MTD seeks comments on replacing director

URBANA — The oversight board of the Champaign-Urbana Mass Transit District is seeking comment on a set of criteria it has established for choosing a replacement for the man who has led the MTD for more than 38 years.

Bill Volk, the director of the transit system since 1974, is scheduled to retire on July 1, 2014.

The MTD board is seeking public comment on the criteria before it finalizes it at the Feb. 27 board meeting. A link to the ideals the board wants in a new director is available for review online at http://www.cumtd.com/about-us/news/article/305.

Among the traits the board wants in a new director:

— A degree or equivalent education and working experience in public administration or a related field with a record of continuing professional development.

— Extensive experience in public-sector management, preferably as a senior executive in a public transit system serving an urban area having a wide range of cultural, political and service dimensions.

— Experience working with appointed or elected board members and recognition of the respective roles of a managing director and a governing board in seeking consensus and guiding an organization.

— Experience working in partnership with a major university, government agencies and other entities to accomplish goals; experience cooperating with important stakeholders within the community.

— Familiarity with federal and state grant programs as well as private-sector resources that might be used to support projects that are beyond the financial resources of the district.

— Ability to understand the history and culture of the MTD and to be a strong personal example of the district's values, including recognition of the right of the public to be well informed.

— Personal traits of integrity, common sense, good judgment, unflappability, accessibility and initiative.

— Commitment to a management style which incorporates best practices in human resource management, is participatory and supportive, recognizes the importance of mentoring younger staff, and avoids micro-management.

"This defines who or what we are looking for," said board Chair Donald Uchtmann of Urbana. "Then our board will shift gears and concentrate on what process we establish to find this person. That work is still to be done."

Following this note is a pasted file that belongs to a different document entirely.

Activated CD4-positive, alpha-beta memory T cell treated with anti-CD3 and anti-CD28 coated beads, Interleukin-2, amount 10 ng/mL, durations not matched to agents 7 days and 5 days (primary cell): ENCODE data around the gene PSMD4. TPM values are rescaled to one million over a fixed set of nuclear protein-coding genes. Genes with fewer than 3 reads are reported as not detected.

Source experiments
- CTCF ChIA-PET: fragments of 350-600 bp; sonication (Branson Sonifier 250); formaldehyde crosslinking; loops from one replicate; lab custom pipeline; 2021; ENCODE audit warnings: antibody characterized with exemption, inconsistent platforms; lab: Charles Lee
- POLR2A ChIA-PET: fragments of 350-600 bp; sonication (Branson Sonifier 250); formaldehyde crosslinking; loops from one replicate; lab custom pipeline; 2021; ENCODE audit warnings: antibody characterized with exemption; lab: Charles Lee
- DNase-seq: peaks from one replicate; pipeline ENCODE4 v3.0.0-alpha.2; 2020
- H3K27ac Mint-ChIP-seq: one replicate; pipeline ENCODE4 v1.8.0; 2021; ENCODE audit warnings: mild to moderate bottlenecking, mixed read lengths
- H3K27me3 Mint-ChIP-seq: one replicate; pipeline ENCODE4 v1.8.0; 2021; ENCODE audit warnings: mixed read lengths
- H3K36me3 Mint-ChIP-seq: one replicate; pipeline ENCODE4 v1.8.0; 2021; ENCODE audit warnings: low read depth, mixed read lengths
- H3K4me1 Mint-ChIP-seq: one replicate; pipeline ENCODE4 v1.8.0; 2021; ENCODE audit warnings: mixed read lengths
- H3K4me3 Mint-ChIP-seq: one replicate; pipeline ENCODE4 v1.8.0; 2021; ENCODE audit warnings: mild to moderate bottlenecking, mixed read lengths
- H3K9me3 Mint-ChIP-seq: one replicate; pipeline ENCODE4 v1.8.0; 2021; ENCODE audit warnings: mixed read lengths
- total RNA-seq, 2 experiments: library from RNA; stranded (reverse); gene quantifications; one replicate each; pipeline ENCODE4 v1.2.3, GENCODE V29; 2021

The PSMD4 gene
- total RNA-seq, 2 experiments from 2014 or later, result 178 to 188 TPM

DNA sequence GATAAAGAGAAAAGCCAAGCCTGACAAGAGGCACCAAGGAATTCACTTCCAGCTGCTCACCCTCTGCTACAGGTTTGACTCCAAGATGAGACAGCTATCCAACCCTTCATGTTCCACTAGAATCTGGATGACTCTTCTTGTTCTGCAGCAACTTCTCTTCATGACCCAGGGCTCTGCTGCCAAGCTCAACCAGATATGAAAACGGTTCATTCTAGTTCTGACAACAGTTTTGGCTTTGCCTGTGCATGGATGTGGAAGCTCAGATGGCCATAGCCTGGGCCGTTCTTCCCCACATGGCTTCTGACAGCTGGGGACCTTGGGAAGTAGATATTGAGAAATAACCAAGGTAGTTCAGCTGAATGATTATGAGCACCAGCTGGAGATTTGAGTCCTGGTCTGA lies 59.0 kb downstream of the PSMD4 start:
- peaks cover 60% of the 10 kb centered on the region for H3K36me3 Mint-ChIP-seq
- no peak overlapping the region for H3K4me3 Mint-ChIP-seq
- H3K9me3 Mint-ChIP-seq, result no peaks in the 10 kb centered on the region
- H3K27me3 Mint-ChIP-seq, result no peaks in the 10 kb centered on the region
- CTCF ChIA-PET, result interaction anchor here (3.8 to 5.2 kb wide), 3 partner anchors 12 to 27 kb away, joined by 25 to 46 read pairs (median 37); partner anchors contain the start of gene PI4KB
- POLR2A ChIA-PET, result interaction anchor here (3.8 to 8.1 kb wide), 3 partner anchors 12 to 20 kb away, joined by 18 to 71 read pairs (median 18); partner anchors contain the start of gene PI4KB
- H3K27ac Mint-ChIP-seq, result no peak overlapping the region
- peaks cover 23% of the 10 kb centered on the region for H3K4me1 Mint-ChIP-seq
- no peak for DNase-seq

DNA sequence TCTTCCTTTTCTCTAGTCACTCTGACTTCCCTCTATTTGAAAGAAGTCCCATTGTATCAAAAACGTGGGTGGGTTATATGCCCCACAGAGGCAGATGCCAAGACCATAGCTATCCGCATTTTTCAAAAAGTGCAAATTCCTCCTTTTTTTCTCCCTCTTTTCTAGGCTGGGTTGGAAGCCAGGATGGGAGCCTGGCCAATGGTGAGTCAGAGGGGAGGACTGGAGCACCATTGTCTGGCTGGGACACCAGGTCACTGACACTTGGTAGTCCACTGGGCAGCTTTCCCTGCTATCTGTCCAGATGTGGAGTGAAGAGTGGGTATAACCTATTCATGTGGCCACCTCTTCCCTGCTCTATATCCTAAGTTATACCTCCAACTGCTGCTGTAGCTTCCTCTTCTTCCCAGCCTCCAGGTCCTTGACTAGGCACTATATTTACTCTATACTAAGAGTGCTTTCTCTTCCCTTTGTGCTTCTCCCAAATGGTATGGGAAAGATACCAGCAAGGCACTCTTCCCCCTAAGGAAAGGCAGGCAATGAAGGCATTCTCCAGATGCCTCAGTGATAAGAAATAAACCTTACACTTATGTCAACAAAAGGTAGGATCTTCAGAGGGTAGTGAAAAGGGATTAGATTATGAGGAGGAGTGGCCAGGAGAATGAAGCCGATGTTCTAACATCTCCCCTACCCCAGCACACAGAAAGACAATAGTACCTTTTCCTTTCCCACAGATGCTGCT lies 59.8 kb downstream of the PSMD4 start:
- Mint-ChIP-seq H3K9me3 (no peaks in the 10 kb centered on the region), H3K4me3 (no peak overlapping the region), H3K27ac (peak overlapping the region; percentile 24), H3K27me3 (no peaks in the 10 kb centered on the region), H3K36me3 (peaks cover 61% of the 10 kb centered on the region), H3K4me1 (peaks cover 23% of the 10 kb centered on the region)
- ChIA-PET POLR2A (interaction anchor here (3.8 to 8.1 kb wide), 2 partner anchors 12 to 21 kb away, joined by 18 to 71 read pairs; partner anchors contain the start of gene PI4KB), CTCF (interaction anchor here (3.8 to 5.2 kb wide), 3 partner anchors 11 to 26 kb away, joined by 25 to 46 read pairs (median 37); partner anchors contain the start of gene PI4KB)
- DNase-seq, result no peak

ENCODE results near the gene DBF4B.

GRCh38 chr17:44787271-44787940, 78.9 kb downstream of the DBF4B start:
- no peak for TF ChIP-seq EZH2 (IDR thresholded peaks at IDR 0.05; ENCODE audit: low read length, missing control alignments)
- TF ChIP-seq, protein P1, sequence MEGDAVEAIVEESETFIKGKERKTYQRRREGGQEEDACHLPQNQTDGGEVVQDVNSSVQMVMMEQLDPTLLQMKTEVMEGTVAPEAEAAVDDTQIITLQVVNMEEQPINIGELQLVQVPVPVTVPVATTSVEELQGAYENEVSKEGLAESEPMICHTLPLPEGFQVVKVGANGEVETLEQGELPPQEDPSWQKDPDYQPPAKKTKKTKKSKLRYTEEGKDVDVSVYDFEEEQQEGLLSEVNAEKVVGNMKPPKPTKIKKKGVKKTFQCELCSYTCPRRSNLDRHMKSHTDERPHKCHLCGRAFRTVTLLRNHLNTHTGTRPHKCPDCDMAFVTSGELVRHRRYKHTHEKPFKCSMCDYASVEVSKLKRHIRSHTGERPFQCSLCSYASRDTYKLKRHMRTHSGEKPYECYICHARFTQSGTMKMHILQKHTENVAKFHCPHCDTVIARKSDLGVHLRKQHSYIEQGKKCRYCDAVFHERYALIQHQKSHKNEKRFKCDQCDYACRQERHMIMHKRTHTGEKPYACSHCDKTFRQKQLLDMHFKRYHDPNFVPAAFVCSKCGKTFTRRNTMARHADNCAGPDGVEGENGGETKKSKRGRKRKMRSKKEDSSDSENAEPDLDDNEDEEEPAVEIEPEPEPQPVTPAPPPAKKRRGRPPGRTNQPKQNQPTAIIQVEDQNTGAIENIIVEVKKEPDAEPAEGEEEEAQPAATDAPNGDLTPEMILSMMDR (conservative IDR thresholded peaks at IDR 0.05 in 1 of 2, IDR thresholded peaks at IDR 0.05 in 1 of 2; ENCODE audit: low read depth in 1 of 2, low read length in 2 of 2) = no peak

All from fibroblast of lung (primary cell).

Among those decisions is whether to hire a search firm or have the MTD board run the search itself.

"I think we see the advantages and disadvantages of various approaches," he said. "We need to finalize our criteria and then take a look at what our process will be."

Although Volk's retirement is more than a year away, Uchtmann said, it's good to work purposefully.

"I don't like to take comfort in the idea that it's more than a year away. My own view is that to do this job right we need to be deliberate, and not be attempting to rush at the last minute. We're trying to be thoughtful and deliberate for a process that will hopefully lead to the selection of an outstanding person to take over," he said. "We think this is one of the finest transit systems in the country, arguably the finest system for a community of our size. I believe this would be a very attractive position for someone who aspired to be managing director of a middle-sized public transit system."

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Danno wrote on February 12, 2013 at 3:02 pm

I'm unaware of what Mr. Volk's pay/experience is with respect to the afore mentioned  eight requirements are; only that it has been thirty eight years, which strikes me as being waaay too entrenched.

Here's an idea: a registered Professional Engineer in Transportation Engineering that's likely to have experience across public and private sectors. Someone experienced in operations research and statistical math modelling, and presentations to any governing bodies.

That may satiate all eight. It should not be the purpose of the future Director to embrace the whims of the governing bodies; but, an attempt of the governing bodies to embrace the objective proposals of the Director.

E.G.,the SWMTD fiasco may well have been prevented in the beginning.